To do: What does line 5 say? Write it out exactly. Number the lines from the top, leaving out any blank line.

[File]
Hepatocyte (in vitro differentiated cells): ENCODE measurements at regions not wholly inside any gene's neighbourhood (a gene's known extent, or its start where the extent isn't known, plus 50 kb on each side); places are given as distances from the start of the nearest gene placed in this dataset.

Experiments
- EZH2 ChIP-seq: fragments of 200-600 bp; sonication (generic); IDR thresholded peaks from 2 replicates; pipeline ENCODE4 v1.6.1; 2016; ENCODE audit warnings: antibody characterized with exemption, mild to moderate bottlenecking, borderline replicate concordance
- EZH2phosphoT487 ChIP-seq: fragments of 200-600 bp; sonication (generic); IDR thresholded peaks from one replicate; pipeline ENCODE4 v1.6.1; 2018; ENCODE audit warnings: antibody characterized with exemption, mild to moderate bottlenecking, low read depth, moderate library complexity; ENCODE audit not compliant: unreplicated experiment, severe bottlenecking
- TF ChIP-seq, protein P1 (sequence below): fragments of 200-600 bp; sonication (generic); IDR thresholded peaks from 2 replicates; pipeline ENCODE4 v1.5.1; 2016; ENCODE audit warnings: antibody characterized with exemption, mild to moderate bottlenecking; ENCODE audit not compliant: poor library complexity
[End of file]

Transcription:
- TF ChIP-seq, protein P1 (sequence below): fragments of 200-600 bp; sonication (generic); IDR thresholded peaks from 2 replicates; pipeline ENCODE4 v1.5.1; 2016; ENCODE audit warnings: antibody characterized with exemption, mild to moderate bottlenecking; ENCODE audit not compliant: poor library complexity